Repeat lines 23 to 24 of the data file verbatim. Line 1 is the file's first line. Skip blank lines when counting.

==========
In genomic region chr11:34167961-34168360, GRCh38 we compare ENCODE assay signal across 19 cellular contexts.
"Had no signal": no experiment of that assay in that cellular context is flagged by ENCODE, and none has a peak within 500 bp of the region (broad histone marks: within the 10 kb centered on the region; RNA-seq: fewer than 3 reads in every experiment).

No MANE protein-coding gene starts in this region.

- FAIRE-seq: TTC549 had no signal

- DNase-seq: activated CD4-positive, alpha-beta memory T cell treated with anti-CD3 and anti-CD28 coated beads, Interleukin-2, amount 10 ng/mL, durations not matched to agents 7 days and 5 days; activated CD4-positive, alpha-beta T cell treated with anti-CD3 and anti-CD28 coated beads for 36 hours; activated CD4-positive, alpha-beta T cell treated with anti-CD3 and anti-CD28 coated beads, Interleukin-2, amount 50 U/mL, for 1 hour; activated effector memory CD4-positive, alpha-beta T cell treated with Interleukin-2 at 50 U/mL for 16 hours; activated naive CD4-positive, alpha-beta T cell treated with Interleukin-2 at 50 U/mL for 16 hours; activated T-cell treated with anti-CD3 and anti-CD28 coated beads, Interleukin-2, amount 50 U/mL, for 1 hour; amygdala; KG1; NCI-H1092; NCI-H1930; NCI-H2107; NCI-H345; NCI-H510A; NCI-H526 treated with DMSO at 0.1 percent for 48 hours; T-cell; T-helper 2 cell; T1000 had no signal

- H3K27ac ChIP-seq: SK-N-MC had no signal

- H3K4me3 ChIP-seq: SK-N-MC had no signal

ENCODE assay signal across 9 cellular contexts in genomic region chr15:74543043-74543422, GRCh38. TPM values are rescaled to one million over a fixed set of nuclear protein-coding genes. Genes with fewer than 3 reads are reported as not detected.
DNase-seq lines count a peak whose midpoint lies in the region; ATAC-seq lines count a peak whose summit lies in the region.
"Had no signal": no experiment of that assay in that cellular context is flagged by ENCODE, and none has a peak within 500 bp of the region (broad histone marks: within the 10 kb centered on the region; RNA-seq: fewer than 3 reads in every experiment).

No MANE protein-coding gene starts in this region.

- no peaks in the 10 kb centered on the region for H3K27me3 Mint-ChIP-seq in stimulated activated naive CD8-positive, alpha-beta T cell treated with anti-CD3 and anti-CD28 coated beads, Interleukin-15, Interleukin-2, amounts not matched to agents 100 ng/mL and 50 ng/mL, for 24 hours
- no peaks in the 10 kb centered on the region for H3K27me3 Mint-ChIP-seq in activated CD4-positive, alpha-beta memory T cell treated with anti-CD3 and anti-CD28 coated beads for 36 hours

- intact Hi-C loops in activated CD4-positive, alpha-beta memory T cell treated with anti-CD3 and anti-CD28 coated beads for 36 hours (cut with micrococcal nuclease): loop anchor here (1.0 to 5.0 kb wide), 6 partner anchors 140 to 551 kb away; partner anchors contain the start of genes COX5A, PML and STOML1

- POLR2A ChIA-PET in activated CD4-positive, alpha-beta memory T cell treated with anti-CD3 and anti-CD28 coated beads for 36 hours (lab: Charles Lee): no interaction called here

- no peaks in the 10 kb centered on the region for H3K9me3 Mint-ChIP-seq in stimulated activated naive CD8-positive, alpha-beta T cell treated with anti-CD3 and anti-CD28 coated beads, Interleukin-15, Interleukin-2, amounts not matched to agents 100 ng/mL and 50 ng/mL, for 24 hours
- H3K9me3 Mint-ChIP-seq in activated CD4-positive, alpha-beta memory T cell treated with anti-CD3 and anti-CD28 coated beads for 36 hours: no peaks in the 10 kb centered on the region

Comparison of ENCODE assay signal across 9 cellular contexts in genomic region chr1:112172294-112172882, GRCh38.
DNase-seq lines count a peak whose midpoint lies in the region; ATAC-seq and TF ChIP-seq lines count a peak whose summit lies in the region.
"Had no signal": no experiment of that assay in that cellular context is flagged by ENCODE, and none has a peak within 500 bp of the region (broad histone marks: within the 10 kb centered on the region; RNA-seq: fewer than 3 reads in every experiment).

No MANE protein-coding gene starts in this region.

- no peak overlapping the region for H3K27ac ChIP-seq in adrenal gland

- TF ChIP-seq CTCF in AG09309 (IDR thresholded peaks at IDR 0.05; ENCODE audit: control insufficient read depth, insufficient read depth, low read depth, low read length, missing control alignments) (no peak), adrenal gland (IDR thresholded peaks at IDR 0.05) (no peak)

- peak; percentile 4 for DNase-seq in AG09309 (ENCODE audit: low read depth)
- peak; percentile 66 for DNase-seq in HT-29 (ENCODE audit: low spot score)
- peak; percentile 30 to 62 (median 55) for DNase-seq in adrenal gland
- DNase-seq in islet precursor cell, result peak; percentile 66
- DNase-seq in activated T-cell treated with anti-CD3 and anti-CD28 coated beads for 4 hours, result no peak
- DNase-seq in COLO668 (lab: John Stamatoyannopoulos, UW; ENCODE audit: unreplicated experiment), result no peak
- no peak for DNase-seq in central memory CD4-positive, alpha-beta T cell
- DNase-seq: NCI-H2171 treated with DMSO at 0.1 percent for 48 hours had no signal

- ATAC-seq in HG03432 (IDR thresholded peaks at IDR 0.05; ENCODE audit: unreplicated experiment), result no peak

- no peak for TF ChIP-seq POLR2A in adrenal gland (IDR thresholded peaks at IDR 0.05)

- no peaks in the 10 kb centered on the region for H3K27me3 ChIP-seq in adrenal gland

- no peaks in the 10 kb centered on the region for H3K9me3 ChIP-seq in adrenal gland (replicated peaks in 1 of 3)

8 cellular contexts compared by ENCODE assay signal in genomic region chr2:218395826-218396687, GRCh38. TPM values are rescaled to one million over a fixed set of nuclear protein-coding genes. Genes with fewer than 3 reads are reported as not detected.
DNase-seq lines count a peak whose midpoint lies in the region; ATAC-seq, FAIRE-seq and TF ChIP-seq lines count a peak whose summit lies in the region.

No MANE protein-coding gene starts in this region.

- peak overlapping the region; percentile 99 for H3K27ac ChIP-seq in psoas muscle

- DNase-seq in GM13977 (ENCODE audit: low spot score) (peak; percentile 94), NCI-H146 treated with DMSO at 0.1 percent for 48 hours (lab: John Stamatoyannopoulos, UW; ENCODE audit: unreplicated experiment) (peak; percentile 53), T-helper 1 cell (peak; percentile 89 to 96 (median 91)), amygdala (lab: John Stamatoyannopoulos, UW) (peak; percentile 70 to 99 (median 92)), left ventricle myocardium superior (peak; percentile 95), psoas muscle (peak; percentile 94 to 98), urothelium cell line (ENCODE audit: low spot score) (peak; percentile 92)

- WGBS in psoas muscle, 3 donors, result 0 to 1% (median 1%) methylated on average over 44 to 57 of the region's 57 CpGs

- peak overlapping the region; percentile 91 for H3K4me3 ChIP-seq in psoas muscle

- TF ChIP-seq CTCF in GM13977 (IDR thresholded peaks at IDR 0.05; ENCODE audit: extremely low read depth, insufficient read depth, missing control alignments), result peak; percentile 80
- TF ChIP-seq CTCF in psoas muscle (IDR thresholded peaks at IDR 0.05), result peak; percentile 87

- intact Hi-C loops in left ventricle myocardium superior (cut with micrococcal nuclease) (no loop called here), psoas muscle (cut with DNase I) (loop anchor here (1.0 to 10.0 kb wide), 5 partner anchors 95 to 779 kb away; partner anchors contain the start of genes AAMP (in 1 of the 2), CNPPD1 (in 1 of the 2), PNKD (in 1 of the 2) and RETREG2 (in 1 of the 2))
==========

- TF ChIP-seq CTCF in AG09309 (IDR thresholded peaks at IDR 0.05; ENCODE audit: control insufficient read depth, insufficient read depth, low read depth, low read length, missing control alignments) (no peak), adrenal gland (IDR thresholded peaks at IDR 0.05) (no peak)

- peak; percentile 4 for DNase-seq in AG09309 (ENCODE audit: low read depth)